“The Supreme Court’s decision today is a great win for all children who are in need of a forever home. The staggering number of children in foster care demands an all hands on deck approach that allows for all people, no matter their religious beliefs, to open their homes and their hearts to a son or daughter who needs a family,” commented Leigh Fitzpatrick Snead, an adoptive mother and Fellow for The Catholic Association. “The state should not require foster care agencies to compromise, violate, or abandon their religious beliefs or identities as a condition of serving these children in need.”

A “wisp of a decision”

While clearly a victory for religious liberty in general, and Catholic social service organizations in particular, Justice Samuel Alito, who was joined in his concurring opinion by Justice Clarence Thomas and Justice Neil Gorsuch, warned that today’s ruling did not go far enough:

This decision might as well be written on the dissolving paper sold in magic shops. The City has been adamant about pressuring CSS to give in, and if the City wants to get around today’s decision, it can simply eliminate the never-used exemption power. If it does that, then, voilà, today’s decision will vanish — and the parties will be back where they started …

Not only is the Court’s decision unlikely to resolve the present dispute, it provides no guidance regarding similar controversies in other jurisdictions. From 2006 to 2011, Catholic Charities in Boston, San Francisco, Washington, D. C., and Illinois ceased providing adoption or foster care services after the city or state government insisted that they serve same-sex couples. Although the precise legal grounds for these actions are not always clear, it appears that they were based on laws or regulations generally prohibiting discrimination on the basis of sexual orientation. And some jurisdictions have adopted anti-discrimination rules that expressly target adoption services.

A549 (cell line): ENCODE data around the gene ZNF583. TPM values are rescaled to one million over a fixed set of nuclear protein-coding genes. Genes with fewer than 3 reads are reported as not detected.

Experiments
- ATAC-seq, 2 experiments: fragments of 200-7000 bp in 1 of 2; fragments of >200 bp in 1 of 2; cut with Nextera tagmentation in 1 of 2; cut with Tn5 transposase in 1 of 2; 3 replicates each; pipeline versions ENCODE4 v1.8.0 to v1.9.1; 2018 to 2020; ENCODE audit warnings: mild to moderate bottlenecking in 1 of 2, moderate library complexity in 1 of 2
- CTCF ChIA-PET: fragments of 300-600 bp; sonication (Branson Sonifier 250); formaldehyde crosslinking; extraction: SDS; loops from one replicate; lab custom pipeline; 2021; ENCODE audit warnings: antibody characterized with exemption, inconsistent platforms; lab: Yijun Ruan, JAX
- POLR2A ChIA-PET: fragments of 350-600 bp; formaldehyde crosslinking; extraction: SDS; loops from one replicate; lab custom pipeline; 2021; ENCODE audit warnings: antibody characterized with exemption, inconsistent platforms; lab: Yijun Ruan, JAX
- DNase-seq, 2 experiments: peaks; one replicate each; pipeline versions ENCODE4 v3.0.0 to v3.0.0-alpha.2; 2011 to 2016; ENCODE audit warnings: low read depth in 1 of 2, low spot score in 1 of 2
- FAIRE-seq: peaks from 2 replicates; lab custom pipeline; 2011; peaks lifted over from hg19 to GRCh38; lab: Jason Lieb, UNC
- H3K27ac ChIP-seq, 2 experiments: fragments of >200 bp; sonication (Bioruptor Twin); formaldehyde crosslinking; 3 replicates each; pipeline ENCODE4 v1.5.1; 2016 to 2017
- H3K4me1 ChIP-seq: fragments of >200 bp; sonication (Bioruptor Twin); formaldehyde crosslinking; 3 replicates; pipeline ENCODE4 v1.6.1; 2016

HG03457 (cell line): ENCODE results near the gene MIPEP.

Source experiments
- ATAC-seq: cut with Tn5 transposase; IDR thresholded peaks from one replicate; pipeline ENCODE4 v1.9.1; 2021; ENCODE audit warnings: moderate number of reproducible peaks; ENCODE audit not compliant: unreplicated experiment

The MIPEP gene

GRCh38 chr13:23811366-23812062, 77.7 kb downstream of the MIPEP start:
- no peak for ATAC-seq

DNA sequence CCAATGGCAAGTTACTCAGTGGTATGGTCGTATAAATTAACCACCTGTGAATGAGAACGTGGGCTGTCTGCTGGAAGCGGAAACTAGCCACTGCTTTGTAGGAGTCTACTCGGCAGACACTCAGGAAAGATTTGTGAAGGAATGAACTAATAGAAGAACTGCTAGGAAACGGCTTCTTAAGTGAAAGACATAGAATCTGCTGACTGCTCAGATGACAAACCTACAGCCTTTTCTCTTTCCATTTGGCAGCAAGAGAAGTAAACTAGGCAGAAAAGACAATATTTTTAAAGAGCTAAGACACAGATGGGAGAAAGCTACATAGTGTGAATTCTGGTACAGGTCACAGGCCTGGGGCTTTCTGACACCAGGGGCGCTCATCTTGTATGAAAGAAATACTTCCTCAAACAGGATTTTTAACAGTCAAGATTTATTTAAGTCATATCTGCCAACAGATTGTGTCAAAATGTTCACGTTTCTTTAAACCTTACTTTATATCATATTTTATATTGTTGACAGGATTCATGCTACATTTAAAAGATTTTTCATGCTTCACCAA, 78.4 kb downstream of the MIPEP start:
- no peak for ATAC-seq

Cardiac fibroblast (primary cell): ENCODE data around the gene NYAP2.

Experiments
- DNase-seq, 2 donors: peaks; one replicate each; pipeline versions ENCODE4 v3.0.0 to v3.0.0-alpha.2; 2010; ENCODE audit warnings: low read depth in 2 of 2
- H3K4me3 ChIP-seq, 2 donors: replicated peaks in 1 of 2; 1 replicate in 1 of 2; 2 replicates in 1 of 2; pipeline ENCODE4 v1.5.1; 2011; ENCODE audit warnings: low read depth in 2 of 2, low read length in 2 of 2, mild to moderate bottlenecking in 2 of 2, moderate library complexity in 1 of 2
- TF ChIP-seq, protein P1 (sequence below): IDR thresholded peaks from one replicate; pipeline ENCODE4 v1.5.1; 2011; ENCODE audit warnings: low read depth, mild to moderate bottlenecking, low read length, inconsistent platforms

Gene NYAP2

Today’s decision will be of no help in other cases involving the exclusion of faith-based foster care and adoption agencies unless by some chance the relevant laws contain the same glitch as the Philadelphia contractual provision on which the majority’s decision hangs. The decision will be even less significant in all the other important religious liberty cases that are bubbling up.

LGBT organizations interpreting today’s ruling on behalf of religious freedom are echoing Justice Alito.

SOURCE: LIFESITE NEWS

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Virginia Christian Alliance
The mission of the VIRGINIA CHRISTIAN ALLIANCE is to promote moral, social and scientific issues we face today from a Biblical point of view. In addition we will refute and oppose, not with hate, but with facts and humor, the secular cultural abuses that have overridden laws and standards of conduct of the past. We will encourage Christians to participate in these efforts through conferences, development of position papers, booklets and tracts, radio/TV spots, newspaper ads and articles and letters-to-the editor, web sites, newsletters and providing speakers for church and civic meetings.